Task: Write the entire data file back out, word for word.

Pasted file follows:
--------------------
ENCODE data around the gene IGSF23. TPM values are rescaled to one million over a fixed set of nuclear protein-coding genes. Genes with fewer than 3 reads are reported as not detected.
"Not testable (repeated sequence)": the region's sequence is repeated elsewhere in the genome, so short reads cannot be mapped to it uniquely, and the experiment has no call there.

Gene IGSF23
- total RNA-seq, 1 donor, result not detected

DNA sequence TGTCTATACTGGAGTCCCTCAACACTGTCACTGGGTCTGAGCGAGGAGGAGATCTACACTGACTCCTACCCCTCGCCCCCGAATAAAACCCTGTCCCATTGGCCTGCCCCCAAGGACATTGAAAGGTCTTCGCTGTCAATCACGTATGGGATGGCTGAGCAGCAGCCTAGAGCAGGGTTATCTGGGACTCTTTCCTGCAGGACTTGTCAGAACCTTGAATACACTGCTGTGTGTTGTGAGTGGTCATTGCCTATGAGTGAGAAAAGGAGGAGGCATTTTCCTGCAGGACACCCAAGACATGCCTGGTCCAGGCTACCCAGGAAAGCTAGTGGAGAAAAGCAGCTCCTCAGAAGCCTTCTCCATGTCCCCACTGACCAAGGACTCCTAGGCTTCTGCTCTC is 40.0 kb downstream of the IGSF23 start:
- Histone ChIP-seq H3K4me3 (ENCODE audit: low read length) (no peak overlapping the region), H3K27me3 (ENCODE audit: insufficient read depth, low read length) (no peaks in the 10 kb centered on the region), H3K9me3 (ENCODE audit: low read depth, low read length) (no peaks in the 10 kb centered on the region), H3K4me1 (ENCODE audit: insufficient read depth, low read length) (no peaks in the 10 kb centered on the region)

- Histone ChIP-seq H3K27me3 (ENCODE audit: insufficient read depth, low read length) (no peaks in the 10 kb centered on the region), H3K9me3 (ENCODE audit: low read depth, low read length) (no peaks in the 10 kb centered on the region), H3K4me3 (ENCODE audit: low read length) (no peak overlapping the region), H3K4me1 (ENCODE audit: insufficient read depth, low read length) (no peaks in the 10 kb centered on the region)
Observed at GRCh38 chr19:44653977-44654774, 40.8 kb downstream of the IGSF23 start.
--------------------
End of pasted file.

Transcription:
ENCODE data around the gene IGSF23. TPM values are rescaled to one million over a fixed set of nuclear protein-coding genes. Genes with fewer than 3 reads are reported as not detected.
"Not testable (repeated sequence)": the region's sequence is repeated elsewhere in the genome, so short reads cannot be mapped to it uniquely, and the experiment has no call there.

Gene IGSF23
- total RNA-seq, 1 donor, result not detected

DNA sequence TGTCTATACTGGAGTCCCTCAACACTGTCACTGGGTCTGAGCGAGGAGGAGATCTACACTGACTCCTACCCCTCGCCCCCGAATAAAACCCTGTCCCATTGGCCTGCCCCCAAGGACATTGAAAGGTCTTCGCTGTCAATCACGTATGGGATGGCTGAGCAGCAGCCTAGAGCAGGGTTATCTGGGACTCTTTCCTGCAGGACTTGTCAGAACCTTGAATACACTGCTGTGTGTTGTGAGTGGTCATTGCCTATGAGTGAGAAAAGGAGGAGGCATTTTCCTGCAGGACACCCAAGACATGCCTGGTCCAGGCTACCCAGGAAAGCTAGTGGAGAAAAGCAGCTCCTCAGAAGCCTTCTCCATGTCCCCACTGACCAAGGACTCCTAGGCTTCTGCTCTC is 40.0 kb downstream of the IGSF23 start:
- Histone ChIP-seq H3K4me3 (ENCODE audit: low read length) (no peak overlapping the region), H3K27me3 (ENCODE audit: insufficient read depth, low read length) (no peaks in the 10 kb centered on the region), H3K9me3 (ENCODE audit: low read depth, low read length) (no peaks in the 10 kb centered on the region), H3K4me1 (ENCODE audit: insufficient read depth, low read length) (no peaks in the 10 kb centered on the region)

- Histone ChIP-seq H3K27me3 (ENCODE audit: insufficient read depth, low read length) (no peaks in the 10 kb centered on the region), H3K9me3 (ENCODE audit: low read depth, low read length) (no peaks in the 10 kb centered on the region), H3K4me3 (ENCODE audit: low read length) (no peak overlapping the region), H3K4me1 (ENCODE audit: insufficient read depth, low read length) (no peaks in the 10 kb centered on the region)
Observed at GRCh38 chr19:44653977-44654774, 40.8 kb downstream of the IGSF23 start.